I will begin the discussion in this chapter with an analysis of the main reasons why students learn superficially, that is to say, the way we teach at law schools and universities. I will focus on the signature pedagogies: the case-dialogue method (American law schools), the lecture (undergraduate criminal justice programs and law schools outside the United States), and the seminar (gr aduate criminal justice programs). Then, I will examine the notion of deep learning and compare it to the surface learning approach. I will also discuss the notion of popular culture and its connection to the deep learning process. Finally, I will break down and analyze every element of deep learning.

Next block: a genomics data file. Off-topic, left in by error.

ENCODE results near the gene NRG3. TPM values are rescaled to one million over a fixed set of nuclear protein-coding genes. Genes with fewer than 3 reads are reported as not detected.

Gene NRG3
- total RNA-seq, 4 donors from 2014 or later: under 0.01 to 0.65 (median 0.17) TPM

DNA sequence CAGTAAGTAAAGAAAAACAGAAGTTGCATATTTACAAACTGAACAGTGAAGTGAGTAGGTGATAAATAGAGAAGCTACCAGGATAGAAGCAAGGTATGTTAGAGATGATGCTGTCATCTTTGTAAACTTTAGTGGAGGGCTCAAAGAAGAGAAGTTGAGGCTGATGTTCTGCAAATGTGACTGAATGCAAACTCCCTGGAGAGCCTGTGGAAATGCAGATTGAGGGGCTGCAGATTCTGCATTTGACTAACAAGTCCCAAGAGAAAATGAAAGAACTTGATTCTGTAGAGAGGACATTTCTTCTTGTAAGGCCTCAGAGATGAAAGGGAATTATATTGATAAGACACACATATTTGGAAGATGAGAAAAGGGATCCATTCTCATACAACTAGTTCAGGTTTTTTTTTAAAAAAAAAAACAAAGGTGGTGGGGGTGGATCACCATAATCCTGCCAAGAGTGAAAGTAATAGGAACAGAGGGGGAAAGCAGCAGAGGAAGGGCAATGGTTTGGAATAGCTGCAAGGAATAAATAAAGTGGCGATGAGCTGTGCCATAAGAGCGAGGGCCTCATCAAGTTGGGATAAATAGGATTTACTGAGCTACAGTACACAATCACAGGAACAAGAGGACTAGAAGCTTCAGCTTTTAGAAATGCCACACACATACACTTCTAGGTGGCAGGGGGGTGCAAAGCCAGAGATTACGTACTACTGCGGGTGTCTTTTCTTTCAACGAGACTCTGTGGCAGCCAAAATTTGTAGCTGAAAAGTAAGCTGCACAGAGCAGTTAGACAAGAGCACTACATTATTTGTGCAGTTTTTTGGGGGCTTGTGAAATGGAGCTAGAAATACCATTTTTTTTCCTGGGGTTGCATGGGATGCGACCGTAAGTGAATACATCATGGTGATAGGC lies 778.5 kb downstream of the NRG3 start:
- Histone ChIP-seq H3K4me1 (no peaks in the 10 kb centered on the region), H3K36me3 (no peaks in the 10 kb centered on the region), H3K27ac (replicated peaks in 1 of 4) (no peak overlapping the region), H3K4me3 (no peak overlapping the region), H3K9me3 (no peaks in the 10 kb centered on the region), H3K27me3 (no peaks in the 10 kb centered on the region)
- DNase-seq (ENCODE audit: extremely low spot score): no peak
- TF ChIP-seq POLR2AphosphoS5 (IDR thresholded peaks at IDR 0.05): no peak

In Easter Egg Adventure (Williams, 2004), directed by John Michael Williams, Ms. Horrible Harriet Hare has been teaching cohorts of Egg Town’s students for decades. Virtually everyone in Egg Town has studied with her. Ms. Hare is very smart and has acute critical thinking skills. She enunciates very clearly and speaks with a very erudite vocabulary Her voice sounds authoritative and reflects a vast knowledge of the disciplines she teaches. She seems to know the content well. Presumably, her colleagues regard her as a disciplinary expert. Her teaching focuses almost exclusively on lecturing students. Her lectures are impeccable. She gives lots of information to students. She explains the materials with precision and with plenty of details. She uses specific disciplinary vocabulary and conects students when they do not use appropriate terminology. She expects students to absorb her explanations and to reproduce them with equal precision in traditional exams and papers. Students are not engaged in her class. They appear bored. Some are even afraid of her. Ms. Hare uses punishment (giving low grades, assigning extra work, even shaming students in front of others) to encourage her students to study and learn. Ms. Hare loves her work and honestly believes that she helps students learn by being strict and demanding. But most important for her, she believes in the power of her lectures. She thinks that the more erudite information she passes to her students, the more the students will learn.